The opinion of the court was delivered by: LASKER
Eulalie Bryan sues under the Interstate Land Sales Full Disclosure Act, (ILSFDA) 15 U.S.C. §§ 1703, 1709, and moves to certify the suit as a class action.
On September 23, 1973, Bryan entered into a "Reservation and Purchase Agreement" (land sales contract) for two one-half acre lots (numbers 39 and 40 in Block 146) in the Rio Rancho Estates at a price of $6,140. The land sales contract signed is identical in all respects (other than price, down payment schedule and lot location) to that described in Husted v. Amrep, D.C., 429 F. Supp. 298 also decided today. On March 13, 1974, Bryan signed a "Property Exchange Amendment" with Rio Rancho Estates whereby lot 40 was eliminated from her contract and the purchase price reduced to $3,150.
Following the FTC complaint and criminal indictment described in the Husted opinion, supra, Bryan filed her complaint on November 21, 1975. She charges defendants with scheming to defraud her and other class members by inducing them to pay $6,000. per acre for New Mexico land that was "virtually worthless," by means of various sales techniques and misrepresentations described in the indictment and incorporated by reference in the complaint. (paras. 9-10) In addition to charging the defendants with engaging in a fraudulent scheme prohibited by 15 U.S.C. § 1703, the complaint charges that in violation of § 1709 of the Act
"defendants sold lots by use of a statement of record which contained untrue statements of material facts and omitted to state material facts. Among other things, the statement did not reveal that the land being sold (a) was virtually worthless, and (b) had been purchased by defendants for $180 per acre and was appraised in 1973 at $165 per acre." (para. 12 of the Complaint)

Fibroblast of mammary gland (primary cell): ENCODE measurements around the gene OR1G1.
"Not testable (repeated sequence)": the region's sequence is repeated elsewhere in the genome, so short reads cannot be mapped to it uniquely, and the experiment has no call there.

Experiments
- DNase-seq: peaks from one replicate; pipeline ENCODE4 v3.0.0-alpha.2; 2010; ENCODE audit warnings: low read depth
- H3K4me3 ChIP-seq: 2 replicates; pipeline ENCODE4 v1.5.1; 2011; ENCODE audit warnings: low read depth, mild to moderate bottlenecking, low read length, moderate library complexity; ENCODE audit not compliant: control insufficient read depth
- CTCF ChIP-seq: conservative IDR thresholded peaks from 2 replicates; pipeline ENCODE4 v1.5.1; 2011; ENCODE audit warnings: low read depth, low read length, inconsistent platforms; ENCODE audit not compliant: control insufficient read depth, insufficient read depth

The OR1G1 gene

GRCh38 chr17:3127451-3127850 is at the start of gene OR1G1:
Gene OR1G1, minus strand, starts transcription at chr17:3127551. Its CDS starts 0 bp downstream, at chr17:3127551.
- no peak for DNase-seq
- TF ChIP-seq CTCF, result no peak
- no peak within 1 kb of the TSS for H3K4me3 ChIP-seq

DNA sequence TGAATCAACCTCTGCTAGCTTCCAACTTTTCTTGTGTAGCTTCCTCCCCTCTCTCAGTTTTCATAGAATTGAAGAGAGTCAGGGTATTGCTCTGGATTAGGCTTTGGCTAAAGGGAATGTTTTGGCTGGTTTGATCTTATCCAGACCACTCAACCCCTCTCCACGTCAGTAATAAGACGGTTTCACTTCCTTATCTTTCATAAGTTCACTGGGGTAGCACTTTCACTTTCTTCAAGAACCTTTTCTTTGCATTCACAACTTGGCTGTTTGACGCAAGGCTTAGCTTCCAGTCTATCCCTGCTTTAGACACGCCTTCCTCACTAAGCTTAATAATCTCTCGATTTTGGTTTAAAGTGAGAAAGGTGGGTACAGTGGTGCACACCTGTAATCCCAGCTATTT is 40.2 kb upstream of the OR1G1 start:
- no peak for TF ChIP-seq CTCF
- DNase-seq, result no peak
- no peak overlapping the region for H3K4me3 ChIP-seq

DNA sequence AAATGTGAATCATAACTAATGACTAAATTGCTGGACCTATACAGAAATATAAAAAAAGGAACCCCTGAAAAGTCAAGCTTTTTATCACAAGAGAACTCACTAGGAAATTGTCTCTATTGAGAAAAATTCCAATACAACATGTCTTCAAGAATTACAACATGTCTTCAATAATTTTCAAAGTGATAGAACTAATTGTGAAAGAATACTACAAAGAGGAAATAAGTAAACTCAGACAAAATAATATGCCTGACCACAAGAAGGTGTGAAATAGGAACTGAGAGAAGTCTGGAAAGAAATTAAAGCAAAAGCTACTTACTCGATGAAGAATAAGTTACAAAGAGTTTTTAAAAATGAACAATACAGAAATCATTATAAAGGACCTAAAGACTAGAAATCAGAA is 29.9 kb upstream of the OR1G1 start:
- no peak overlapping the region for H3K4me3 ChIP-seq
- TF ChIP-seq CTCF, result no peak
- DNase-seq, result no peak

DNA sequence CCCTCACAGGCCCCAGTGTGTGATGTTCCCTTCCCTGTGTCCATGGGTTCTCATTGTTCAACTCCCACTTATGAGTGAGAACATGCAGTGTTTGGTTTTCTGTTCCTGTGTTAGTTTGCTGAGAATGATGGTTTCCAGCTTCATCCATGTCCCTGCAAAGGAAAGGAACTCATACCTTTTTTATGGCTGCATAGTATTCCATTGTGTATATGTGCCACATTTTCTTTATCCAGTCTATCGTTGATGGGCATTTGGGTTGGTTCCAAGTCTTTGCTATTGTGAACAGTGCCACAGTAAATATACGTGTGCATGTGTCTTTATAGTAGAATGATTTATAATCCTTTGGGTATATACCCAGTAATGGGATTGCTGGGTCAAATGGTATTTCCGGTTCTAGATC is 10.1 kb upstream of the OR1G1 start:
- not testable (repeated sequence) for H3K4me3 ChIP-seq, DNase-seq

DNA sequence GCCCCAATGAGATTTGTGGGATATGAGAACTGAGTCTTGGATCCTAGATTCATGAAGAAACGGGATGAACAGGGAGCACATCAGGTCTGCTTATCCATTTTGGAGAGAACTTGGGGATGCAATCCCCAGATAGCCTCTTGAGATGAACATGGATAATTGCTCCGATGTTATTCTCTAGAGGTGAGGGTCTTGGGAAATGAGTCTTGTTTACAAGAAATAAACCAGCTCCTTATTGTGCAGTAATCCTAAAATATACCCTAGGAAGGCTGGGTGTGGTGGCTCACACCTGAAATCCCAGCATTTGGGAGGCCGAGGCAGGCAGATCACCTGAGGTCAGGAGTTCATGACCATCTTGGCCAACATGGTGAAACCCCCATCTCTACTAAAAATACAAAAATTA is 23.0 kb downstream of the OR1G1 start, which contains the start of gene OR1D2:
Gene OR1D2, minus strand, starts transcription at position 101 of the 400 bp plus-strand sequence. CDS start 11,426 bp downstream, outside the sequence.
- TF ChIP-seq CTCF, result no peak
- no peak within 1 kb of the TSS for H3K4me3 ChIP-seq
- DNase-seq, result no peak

Plaintiff seeks to represent "those purchasers (from November 21, 1972 forward) who purchased property in an 'undeveloped area' [of Rio Rancho Estates] and who have not exchanged their property for a lot in a developed area (i.e. an area with water, electricity, sewerage and telephones)." (Plaintiff's Reply Memorandum at 4.)
To maintain a class action, plaintiff must satisfy all the requirements of Rule 23(a), Fed.R.Civ.P.:
"(1) the class is so numerous that joinder of all members is impracticable, (2) there are questions of fact or law common to the class, (3) the claims or defenses of the representative parties are typical of the claims or defenses of the class, and (4) the representative parties will fairly and adequately protect the interests of the class."
and, in addition, one of the requirements of Rule 23(b). Plaintiff relies on Rule 23(b)(3), which requires a showing that
"the questions of law or fact common to the members of the class predominate over any questions affecting only individual members, and that a class action is superior to other available methods for the fair and efficient adjudication of the controversy."
Defendants concede that the numerosity requirement of (a)(1) is satisfied but contend that plaintiff has not met the remaining requirements of Rule 23(a) or those of Rule 23(b)(3).
For reasons that will become apparent, we consider first the appropriateness of a class with respect to the claim asserted in Paragraph 12, namely, that in violation of § 1709(a) defendants sold lots covered by a statement of record containing untrue statements of material fact and omitting to state material facts required to be stated. Plaintiff need show only that her lot was covered by a statement of record containing untrue statements of material fact or omitting material facts required to be stated. Any question of fact or law ...